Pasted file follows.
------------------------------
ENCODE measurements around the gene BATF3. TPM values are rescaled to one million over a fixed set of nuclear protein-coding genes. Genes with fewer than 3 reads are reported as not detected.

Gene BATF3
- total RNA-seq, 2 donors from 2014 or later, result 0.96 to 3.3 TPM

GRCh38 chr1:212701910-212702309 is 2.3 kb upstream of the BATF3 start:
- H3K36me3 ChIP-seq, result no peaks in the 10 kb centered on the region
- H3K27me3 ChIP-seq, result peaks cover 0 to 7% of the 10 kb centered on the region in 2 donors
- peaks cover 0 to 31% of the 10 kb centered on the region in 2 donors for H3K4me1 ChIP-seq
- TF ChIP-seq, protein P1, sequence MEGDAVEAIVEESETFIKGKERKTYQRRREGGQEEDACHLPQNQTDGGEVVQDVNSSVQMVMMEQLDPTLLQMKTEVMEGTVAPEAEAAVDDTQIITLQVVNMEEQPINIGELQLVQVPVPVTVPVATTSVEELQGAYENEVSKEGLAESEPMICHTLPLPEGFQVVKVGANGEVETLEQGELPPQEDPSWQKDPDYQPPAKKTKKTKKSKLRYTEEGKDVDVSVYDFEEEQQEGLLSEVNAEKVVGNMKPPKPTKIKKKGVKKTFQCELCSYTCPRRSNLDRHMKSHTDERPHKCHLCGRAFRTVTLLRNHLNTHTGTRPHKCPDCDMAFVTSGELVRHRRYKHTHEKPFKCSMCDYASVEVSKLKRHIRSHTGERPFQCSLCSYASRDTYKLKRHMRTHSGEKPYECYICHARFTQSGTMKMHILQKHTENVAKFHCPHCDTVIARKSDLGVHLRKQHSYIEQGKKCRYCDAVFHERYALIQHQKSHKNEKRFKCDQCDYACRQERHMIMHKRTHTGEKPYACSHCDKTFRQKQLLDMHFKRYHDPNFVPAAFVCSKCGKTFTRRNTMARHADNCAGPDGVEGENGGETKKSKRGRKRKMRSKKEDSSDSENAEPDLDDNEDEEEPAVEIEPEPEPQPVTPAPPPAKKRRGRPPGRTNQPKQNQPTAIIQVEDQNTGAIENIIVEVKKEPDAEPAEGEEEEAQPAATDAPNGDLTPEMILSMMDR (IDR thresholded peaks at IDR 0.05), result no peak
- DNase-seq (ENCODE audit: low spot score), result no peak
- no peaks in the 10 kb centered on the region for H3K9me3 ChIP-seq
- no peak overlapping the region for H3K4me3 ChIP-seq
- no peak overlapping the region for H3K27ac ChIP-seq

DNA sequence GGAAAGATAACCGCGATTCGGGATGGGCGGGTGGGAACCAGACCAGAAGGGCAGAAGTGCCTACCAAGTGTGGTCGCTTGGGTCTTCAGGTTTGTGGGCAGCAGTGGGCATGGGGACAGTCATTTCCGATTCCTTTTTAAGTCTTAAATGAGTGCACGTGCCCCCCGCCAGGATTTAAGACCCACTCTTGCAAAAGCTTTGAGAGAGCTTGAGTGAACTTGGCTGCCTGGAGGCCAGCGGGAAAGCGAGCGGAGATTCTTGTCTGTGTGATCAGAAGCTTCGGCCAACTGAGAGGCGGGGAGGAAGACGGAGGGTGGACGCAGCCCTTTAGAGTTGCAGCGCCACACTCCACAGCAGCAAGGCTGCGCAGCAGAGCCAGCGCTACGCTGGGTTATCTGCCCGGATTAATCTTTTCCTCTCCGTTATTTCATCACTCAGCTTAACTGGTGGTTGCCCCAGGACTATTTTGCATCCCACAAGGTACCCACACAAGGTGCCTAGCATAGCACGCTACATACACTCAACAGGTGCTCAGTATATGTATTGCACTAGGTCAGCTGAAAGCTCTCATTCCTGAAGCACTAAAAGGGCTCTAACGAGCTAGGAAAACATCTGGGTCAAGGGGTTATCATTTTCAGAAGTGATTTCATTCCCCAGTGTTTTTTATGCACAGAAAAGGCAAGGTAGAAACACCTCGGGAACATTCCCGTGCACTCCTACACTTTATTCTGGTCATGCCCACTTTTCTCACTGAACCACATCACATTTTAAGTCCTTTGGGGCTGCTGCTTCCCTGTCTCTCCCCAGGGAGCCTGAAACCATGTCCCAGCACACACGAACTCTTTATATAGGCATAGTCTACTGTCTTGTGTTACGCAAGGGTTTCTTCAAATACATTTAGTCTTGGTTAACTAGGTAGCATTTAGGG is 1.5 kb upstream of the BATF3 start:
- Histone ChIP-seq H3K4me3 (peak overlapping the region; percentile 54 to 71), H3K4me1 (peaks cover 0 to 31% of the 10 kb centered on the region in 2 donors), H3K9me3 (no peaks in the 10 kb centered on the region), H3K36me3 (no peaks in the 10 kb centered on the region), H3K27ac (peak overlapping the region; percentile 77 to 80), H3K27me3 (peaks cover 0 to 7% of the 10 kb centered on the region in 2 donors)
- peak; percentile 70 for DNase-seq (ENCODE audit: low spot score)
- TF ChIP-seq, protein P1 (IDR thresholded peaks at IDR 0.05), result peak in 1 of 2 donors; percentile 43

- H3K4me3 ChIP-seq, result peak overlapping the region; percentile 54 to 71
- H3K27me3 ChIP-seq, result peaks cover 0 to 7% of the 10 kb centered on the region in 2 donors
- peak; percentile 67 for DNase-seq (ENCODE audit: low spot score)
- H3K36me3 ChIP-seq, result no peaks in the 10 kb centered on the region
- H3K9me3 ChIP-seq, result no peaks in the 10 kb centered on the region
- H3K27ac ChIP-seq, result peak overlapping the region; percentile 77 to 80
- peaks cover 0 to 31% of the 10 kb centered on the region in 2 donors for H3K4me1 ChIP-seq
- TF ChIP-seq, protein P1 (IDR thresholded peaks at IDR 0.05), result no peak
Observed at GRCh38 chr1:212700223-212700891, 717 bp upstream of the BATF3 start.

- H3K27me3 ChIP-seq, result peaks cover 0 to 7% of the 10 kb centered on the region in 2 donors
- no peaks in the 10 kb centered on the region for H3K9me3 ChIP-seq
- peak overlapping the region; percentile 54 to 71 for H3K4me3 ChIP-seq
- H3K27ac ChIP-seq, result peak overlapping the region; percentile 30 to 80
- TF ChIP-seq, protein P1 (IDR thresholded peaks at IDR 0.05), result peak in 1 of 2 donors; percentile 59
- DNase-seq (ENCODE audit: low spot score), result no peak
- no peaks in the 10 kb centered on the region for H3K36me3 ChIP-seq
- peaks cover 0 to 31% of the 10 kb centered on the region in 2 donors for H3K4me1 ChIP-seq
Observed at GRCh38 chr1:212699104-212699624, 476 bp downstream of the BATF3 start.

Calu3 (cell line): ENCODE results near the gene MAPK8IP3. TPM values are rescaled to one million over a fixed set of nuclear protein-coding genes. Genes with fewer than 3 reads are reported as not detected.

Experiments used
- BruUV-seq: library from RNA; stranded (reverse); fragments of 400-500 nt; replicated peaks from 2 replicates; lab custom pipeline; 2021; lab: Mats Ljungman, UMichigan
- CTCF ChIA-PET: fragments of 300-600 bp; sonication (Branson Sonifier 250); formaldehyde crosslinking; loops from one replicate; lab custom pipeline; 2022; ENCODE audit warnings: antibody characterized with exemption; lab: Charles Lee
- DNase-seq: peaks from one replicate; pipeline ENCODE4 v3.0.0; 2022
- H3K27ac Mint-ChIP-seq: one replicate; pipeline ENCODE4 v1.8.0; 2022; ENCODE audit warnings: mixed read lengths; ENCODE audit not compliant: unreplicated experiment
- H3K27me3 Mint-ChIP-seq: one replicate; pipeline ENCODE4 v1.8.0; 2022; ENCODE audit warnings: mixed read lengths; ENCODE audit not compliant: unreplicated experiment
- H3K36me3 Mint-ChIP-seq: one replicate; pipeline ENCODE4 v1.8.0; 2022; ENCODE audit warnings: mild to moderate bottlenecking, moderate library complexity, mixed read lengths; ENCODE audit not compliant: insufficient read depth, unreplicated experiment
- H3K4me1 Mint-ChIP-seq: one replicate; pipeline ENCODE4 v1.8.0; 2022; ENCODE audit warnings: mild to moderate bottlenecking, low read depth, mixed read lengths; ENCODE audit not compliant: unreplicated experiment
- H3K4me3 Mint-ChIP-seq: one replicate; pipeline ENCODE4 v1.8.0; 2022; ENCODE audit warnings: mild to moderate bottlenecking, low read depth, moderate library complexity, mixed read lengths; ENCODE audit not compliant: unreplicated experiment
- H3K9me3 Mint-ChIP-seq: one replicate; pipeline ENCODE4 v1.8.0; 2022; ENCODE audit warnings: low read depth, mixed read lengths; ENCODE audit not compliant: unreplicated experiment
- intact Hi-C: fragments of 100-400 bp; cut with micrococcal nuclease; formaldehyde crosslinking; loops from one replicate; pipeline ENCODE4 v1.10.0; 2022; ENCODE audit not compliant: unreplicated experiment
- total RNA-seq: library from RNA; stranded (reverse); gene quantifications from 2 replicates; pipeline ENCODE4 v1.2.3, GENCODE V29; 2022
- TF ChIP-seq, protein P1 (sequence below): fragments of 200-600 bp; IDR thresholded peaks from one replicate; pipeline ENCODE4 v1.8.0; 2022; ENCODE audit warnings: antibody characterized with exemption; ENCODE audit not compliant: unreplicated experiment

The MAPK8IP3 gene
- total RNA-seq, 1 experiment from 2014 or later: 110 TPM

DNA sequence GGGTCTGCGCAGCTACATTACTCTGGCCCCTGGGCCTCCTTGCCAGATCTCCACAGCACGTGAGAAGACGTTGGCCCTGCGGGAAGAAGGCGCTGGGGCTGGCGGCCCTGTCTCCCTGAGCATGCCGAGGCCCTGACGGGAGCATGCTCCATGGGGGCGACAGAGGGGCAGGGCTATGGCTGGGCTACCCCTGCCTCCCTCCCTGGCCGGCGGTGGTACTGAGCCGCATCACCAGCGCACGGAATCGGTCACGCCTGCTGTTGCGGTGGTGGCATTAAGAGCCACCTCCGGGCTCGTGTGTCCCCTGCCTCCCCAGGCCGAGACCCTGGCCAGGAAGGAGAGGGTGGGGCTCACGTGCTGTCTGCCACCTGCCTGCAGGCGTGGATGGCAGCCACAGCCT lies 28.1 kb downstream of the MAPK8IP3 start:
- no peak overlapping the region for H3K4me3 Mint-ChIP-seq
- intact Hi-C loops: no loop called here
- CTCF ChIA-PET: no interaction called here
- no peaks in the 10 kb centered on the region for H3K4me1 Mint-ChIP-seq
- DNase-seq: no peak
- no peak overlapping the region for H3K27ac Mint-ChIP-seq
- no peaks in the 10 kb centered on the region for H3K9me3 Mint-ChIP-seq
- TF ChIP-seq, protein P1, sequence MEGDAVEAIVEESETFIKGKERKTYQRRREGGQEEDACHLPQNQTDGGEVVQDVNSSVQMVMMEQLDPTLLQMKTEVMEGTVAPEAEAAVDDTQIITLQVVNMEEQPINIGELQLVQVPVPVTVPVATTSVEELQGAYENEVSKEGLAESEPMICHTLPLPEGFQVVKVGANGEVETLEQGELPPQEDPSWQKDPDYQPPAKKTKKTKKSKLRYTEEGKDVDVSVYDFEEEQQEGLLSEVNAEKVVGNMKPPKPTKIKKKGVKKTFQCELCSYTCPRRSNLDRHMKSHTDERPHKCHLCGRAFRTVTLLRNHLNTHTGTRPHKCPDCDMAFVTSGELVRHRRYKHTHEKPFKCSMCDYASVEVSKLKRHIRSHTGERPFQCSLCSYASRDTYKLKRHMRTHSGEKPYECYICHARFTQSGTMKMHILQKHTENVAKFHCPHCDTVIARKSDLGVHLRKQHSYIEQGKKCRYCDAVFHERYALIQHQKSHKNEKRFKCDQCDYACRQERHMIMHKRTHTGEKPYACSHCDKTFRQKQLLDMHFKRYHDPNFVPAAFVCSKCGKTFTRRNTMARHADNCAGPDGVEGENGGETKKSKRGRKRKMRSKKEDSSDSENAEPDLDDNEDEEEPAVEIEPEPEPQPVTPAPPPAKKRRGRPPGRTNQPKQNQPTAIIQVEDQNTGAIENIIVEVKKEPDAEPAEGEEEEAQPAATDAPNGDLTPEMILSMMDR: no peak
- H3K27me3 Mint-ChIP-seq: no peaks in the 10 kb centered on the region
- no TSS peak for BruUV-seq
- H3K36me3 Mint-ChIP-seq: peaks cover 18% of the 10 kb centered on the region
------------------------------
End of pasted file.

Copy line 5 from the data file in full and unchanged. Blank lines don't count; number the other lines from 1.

- H3K36me3 ChIP-seq, result no peaks in the 10 kb centered on the region